In his very good introduction to his translation, Steegmuller concedes: “It is of course impossible to retain in translation the precise rhythm of each of Flaubert’s carefully polished sentences; nor would an attempt to reproduce the general characteristic cadence of his prose in a foreign tongue lead to anything but disaster. But there must be an equivalent of the French music. Without it, the idea of what Madame Bovary ‘is like’ in the original could not begin to be conveyed. An over-all rhythmic flow is inseparable from the novel’s total coherence” (Steegmuller, xliii). Each of these translators, I am sure, in their own way attempted to convey the rhythm of Flaubert’s text, while of course making concessions to preserve clarity of meaning. Steegmuller’s “dissimilarity/similarities” is a good example. However, I think that Davis’ translation is the most successful at conveying the rhythm and music of the French and preserving the clarity and concision of the sentences for which Flaubert is known. Both Hopkins and Steegmuller have a rhythmic clunkiness within the first two sentences that could easily be avoided with greater sensitivity to the sound. In Steegmuller’s translation, it is contained in the very opening of the passage: “He had had such things said to him so many times that none of them had any freshness for him.” Hopkins, using a similar construction to Davis, avoids this in the opening line, but falls right into it in his second sentence: “She was just like all the other mistresses he had had.” This careless and clunky repetition would have been inexcusable to Flaubert, and should be to his contemporary English readers.

Most significantly, Davis is the only translator of the three who faithfully preserves the rhythm of the momentously long and building last sentence, beginning with “Because licentious or venal lips…” with all of the semicolons that Flaubert so enjoyed. (Hopkins and Davis more or less agree with “wanton, mercenary lips” and “licentious or venal lips” respectively, but here Steegmuller over-specifies again with “loose women or prostitutes.”) On this building rhythm rides our sympathy and universal identification with the text—we have all experienced at times the profound inadequacy of language to express our ‘needs, ideas, or sorrows’—and the structure of the sentence must beat out the rhythms it describes. Beginning with that dependent clause, we are hurtled through a litany of conditional statements, separated by semicolons, until we reach the final soaring, grand conclusion invoking the heavens. Steegmuller breaks this into 2 sentences, retaining much of the forward momentum of the passage; Hopkins breaks it fully into 5 incomplete sentences, losing both the rhythm and grammatical precision of Flaubert.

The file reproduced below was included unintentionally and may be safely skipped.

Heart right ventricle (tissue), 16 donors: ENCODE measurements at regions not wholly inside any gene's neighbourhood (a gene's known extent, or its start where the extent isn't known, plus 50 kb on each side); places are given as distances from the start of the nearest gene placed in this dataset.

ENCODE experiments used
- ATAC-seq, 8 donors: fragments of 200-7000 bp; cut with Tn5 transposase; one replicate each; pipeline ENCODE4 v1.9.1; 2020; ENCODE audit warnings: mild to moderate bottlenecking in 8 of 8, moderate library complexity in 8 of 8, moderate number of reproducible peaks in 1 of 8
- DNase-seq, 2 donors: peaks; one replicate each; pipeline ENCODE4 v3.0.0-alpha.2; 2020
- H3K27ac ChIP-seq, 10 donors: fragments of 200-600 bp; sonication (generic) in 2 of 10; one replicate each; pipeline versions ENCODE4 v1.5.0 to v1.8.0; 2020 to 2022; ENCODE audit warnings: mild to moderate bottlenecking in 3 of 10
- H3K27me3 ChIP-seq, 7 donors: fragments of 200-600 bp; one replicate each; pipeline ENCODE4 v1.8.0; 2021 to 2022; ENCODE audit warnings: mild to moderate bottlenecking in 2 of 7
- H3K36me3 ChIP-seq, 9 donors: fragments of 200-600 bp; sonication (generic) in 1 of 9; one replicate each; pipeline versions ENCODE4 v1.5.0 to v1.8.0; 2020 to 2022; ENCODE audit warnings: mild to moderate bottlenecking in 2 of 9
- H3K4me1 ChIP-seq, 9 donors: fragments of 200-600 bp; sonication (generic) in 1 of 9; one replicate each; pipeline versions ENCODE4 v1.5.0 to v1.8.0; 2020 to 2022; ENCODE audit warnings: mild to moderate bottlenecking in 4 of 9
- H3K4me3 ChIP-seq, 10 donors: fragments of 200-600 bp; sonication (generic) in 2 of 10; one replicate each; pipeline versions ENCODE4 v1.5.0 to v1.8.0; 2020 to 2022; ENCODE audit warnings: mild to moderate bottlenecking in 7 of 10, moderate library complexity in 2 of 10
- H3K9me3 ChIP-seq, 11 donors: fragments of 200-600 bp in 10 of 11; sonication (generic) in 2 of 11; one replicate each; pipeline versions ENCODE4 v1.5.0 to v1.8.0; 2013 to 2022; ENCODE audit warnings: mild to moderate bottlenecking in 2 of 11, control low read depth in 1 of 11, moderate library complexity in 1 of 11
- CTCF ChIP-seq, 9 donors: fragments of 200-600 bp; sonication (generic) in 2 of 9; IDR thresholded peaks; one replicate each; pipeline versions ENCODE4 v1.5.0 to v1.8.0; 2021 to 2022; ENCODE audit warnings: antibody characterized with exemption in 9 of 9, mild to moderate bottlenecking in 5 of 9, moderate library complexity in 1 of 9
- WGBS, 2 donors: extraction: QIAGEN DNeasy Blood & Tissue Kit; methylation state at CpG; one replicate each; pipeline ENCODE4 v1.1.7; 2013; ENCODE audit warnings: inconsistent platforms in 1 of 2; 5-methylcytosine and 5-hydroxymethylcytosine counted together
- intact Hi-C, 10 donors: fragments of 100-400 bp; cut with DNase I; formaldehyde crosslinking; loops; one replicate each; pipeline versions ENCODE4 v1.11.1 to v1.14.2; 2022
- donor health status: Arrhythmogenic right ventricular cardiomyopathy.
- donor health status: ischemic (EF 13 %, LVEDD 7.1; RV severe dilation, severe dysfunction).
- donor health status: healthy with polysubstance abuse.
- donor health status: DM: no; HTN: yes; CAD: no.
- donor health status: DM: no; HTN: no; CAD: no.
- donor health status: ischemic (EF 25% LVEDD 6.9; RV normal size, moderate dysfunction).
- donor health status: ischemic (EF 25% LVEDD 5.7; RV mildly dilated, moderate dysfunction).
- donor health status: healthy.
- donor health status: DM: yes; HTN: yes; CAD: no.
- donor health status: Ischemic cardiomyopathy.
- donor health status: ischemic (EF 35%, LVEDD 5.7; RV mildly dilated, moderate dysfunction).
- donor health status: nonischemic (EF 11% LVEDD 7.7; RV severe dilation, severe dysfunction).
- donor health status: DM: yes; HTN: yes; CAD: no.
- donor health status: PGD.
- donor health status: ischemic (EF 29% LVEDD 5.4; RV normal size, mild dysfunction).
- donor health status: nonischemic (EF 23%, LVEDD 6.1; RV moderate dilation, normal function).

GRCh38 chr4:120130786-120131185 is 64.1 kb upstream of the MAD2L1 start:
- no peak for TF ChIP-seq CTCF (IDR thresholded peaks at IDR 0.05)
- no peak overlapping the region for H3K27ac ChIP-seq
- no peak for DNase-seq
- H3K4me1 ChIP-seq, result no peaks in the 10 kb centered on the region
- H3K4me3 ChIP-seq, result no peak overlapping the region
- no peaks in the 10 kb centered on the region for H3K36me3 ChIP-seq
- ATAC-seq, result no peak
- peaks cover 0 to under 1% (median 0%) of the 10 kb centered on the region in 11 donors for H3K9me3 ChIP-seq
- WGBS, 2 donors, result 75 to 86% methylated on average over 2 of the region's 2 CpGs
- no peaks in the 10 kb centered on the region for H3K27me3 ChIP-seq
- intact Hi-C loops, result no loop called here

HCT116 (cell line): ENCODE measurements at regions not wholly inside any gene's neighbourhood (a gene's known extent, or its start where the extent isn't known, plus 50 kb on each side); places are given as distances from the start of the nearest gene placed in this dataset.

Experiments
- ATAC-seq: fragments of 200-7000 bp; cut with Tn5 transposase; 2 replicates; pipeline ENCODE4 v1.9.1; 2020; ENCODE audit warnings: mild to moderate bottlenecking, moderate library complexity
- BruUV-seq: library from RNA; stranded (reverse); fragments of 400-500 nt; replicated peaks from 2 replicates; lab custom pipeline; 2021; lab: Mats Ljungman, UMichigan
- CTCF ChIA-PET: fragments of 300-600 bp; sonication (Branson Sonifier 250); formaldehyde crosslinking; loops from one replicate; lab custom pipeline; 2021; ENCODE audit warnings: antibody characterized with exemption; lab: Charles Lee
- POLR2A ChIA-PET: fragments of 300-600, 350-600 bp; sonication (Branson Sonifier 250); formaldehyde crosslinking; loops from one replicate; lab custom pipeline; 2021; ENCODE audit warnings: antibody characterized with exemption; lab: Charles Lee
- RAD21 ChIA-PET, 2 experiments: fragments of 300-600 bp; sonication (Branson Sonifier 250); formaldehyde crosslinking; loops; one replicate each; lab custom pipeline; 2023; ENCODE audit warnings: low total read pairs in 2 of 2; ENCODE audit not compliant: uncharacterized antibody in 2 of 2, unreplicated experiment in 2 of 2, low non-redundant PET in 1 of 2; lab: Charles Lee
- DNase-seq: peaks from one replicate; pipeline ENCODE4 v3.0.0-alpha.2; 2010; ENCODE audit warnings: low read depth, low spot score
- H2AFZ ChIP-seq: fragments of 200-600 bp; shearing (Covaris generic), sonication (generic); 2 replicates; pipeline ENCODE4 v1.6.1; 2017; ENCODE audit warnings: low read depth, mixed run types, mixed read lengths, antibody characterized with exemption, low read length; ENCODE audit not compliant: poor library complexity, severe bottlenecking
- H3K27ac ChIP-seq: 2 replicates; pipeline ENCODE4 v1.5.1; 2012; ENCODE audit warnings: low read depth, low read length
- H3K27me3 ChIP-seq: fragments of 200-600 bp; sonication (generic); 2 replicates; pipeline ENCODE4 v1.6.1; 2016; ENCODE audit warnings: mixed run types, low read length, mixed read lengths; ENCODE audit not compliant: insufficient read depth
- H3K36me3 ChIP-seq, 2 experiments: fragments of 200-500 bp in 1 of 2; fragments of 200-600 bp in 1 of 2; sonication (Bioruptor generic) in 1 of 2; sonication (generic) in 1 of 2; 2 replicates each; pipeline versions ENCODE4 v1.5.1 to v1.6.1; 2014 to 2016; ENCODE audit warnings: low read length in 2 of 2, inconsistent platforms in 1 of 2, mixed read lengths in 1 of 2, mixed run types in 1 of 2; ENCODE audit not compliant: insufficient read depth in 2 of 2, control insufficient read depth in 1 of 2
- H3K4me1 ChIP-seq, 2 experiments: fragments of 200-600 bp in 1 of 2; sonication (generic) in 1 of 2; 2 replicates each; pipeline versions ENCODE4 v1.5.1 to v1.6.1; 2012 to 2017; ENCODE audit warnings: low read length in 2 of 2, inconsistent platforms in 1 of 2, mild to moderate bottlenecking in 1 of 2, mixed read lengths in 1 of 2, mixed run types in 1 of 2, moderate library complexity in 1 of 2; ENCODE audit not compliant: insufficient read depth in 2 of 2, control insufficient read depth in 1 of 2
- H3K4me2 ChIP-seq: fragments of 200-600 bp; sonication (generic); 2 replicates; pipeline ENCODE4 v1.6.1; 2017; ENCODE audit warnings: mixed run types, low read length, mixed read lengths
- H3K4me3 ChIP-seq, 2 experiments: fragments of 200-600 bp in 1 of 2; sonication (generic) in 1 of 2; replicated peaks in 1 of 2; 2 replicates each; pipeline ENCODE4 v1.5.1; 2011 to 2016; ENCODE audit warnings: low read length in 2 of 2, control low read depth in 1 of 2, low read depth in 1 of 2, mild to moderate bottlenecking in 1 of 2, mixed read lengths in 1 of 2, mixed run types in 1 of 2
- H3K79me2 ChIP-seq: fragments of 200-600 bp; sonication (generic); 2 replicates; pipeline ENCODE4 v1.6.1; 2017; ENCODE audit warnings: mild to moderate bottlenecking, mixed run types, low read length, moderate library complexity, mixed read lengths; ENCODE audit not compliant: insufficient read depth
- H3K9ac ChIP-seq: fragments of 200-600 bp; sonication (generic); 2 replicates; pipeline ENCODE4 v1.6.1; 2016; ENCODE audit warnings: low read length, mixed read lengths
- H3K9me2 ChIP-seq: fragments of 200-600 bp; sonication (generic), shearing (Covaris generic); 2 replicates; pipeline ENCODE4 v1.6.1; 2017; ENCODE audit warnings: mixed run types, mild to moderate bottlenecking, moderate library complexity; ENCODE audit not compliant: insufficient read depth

Flaubert was famously convinced that the style of this novel in particular, concerning such banal, psychological realities, would be critical to its success. This is clearly not as much the case as he believed, since generations of English readers have enjoyed the novel in translations that fail to adhere to Flaubert’s own stylistic strictures. However, we are fortunate now to have a translation that allows us to appreciate Flaubert’s style along with the entertaining story. I hope my analysis of Davis’ work will inspire readers already familiar with Madame Bovary to revisit the novel and revel in the best approximation English readers have been afforded of Flaubert’s notoriously precise and revolutionary style.

Works Cited

The Collected Stories of Lydia Davis by Lydia Davis. New York: Picador, Farrar, Straus & Giroux, 2009.

Madame Bovary: Provincial Ways by Gustave Flaubert. Trans. Lydia Davis. New York: Penguin Books, 2010.

Madame Bovary: Life in a Country Town. Trans. Gerard Hopkins. Oxford

University Press, 1981. Oxford World’s Classics handback, 1999.

Madame Bovary: Patterns of Provincial Life. Trans. Francis Steegmuller,

1957. Everyman’s Library, Alfred A. Knopf, 1993.

One comment

  1. […] a reviewer, in the course of a comparative analysis against other English translations like I did here, might assume she had been a careless translator in rendering these stylistic deviations […]